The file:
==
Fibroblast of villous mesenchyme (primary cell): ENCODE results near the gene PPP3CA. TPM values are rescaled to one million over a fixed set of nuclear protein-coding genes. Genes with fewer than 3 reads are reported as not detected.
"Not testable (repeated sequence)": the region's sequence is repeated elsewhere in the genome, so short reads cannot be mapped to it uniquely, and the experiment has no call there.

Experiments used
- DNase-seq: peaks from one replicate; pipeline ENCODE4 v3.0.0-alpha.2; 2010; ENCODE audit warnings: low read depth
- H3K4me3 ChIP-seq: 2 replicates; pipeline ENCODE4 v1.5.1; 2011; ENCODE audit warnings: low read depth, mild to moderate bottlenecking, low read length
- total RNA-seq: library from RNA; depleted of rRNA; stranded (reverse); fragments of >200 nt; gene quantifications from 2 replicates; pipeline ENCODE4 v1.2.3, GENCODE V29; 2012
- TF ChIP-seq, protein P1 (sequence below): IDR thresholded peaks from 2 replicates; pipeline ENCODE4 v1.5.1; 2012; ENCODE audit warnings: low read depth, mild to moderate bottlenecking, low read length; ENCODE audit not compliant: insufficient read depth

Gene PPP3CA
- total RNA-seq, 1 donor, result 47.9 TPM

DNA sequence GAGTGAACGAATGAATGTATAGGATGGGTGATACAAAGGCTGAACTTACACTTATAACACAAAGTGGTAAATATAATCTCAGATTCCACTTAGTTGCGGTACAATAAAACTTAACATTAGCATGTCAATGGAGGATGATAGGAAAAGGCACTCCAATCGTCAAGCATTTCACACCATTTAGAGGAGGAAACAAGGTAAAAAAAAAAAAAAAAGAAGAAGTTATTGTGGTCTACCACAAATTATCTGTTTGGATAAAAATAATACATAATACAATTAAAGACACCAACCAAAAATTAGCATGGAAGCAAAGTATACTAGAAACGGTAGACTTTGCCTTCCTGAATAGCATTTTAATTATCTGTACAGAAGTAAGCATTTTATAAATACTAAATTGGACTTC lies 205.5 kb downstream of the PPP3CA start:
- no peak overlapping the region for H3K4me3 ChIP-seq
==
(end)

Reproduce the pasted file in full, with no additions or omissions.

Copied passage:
Fibroblast of villous mesenchyme (primary cell): ENCODE results near the gene PPP3CA. TPM values are rescaled to one million over a fixed set of nuclear protein-coding genes. Genes with fewer than 3 reads are reported as not detected.
"Not testable (repeated sequence)": the region's sequence is repeated elsewhere in the genome, so short reads cannot be mapped to it uniquely, and the experiment has no call there.

Experiments used
- DNase-seq: peaks from one replicate; pipeline ENCODE4 v3.0.0-alpha.2; 2010; ENCODE audit warnings: low read depth
- H3K4me3 ChIP-seq: 2 replicates; pipeline ENCODE4 v1.5.1; 2011; ENCODE audit warnings: low read depth, mild to moderate bottlenecking, low read length
- total RNA-seq: library from RNA; depleted of rRNA; stranded (reverse); fragments of >200 nt; gene quantifications from 2 replicates; pipeline ENCODE4 v1.2.3, GENCODE V29; 2012
- TF ChIP-seq, protein P1 (sequence below): IDR thresholded peaks from 2 replicates; pipeline ENCODE4 v1.5.1; 2012; ENCODE audit warnings: low read depth, mild to moderate bottlenecking, low read length; ENCODE audit not compliant: insufficient read depth

Gene PPP3CA
- total RNA-seq, 1 donor, result 47.9 TPM

DNA sequence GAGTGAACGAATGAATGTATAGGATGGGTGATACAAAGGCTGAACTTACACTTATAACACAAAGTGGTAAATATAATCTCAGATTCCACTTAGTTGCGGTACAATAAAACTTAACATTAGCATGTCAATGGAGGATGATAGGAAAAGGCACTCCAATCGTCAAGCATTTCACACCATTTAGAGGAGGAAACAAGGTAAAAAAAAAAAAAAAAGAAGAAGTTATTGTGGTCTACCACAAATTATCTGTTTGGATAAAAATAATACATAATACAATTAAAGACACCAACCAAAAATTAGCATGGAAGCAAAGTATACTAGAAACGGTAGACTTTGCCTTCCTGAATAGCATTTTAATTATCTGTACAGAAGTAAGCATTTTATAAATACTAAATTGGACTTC lies 205.5 kb downstream of the PPP3CA start:
- no peak overlapping the region for H3K4me3 ChIP-seq